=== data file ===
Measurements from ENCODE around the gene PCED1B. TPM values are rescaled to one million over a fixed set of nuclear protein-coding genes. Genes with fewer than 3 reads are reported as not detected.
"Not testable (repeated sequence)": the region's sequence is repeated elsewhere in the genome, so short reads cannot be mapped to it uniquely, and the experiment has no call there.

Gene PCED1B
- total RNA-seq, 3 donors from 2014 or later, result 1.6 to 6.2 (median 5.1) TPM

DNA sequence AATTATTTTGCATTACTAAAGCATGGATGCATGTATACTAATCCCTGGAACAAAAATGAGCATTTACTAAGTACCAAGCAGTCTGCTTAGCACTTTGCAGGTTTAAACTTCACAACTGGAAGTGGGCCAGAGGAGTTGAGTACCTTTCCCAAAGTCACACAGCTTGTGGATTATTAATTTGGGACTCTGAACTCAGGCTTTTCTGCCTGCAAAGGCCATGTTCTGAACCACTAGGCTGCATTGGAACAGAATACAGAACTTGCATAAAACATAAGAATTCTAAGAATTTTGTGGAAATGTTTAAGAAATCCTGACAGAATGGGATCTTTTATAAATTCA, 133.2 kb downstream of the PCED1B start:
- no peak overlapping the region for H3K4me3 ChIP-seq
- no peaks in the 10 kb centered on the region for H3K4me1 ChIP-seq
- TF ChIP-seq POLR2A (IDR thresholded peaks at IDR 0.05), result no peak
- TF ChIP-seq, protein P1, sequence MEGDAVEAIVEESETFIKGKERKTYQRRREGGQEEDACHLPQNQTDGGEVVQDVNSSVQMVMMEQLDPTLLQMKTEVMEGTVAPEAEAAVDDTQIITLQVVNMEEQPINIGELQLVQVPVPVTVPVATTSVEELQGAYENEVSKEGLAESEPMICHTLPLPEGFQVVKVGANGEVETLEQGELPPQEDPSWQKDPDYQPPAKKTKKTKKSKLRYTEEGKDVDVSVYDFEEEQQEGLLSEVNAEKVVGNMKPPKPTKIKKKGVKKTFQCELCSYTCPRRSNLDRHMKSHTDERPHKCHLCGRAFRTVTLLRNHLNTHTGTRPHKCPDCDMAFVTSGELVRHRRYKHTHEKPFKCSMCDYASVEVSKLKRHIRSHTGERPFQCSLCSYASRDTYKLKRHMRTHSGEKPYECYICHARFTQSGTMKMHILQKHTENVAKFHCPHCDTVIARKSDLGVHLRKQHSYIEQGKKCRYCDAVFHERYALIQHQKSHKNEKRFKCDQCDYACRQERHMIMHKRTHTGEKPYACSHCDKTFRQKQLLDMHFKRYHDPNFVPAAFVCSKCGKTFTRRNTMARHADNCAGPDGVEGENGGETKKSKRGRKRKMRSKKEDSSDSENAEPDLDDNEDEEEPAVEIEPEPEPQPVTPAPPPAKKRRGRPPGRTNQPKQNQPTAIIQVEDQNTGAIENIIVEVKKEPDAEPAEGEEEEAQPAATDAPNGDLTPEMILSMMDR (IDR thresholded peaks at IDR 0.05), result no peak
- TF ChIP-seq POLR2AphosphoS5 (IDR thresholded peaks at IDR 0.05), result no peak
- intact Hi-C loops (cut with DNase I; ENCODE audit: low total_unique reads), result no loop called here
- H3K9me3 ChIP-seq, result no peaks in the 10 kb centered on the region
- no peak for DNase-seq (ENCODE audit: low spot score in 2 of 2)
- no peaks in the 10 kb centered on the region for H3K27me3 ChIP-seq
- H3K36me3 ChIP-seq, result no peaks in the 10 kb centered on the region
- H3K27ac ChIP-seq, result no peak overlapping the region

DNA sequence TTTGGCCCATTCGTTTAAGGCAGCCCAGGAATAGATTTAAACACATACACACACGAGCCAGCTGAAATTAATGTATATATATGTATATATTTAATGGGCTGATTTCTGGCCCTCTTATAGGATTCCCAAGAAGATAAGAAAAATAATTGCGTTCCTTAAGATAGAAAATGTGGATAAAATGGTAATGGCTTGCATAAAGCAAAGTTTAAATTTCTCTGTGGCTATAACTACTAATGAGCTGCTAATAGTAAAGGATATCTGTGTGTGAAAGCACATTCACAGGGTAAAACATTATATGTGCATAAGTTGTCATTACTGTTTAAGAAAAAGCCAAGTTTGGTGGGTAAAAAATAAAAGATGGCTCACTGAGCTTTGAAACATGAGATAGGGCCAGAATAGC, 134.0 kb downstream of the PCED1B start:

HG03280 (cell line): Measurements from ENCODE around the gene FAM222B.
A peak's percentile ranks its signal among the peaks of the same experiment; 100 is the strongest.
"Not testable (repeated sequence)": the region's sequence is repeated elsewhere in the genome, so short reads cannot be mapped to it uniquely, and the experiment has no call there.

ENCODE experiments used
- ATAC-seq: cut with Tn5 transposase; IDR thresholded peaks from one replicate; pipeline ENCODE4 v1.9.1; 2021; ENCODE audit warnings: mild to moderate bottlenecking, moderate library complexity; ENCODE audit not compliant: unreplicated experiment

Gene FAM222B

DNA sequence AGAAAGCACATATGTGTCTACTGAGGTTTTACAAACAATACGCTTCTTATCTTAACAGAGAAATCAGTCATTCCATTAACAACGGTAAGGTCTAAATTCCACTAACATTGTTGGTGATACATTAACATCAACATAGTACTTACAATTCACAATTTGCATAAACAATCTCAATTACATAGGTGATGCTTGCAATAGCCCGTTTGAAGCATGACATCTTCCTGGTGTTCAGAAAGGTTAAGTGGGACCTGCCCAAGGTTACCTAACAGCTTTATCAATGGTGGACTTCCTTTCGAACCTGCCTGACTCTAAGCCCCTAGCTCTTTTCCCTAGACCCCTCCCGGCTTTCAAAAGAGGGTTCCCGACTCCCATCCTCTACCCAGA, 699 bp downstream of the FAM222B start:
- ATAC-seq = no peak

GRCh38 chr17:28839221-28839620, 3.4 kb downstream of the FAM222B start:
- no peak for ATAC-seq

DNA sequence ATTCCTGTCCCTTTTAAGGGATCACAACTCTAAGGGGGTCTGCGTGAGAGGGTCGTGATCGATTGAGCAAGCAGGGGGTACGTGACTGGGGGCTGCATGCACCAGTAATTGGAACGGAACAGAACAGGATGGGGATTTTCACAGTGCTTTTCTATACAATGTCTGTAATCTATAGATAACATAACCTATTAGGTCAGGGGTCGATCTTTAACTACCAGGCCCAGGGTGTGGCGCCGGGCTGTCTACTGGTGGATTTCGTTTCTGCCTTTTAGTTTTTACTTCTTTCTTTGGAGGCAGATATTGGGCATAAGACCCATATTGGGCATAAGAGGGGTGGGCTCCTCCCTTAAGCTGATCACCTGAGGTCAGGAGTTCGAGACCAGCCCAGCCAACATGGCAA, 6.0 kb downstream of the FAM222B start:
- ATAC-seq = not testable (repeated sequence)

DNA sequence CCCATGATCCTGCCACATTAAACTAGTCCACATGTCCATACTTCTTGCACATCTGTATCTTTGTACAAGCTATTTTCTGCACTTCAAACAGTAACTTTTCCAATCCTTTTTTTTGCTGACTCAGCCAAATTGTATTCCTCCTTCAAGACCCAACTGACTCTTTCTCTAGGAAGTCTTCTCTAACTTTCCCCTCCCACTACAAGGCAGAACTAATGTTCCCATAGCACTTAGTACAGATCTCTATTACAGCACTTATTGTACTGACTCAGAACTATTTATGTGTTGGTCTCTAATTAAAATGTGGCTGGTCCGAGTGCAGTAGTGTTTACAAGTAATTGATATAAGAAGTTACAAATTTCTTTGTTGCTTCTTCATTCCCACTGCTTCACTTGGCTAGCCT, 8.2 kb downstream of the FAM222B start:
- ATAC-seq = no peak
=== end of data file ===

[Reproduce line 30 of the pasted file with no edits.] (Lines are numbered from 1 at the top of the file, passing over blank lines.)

DNA sequence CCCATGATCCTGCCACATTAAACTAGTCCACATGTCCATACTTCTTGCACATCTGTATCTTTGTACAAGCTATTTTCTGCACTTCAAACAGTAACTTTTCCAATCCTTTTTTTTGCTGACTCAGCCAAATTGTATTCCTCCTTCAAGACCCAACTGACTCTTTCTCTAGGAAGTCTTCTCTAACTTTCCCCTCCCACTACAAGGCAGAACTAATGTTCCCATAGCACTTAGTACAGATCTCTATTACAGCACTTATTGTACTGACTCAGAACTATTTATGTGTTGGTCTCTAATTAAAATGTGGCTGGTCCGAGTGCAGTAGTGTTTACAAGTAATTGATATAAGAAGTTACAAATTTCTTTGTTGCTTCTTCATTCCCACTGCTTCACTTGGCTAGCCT, 8.2 kb downstream of the FAM222B start: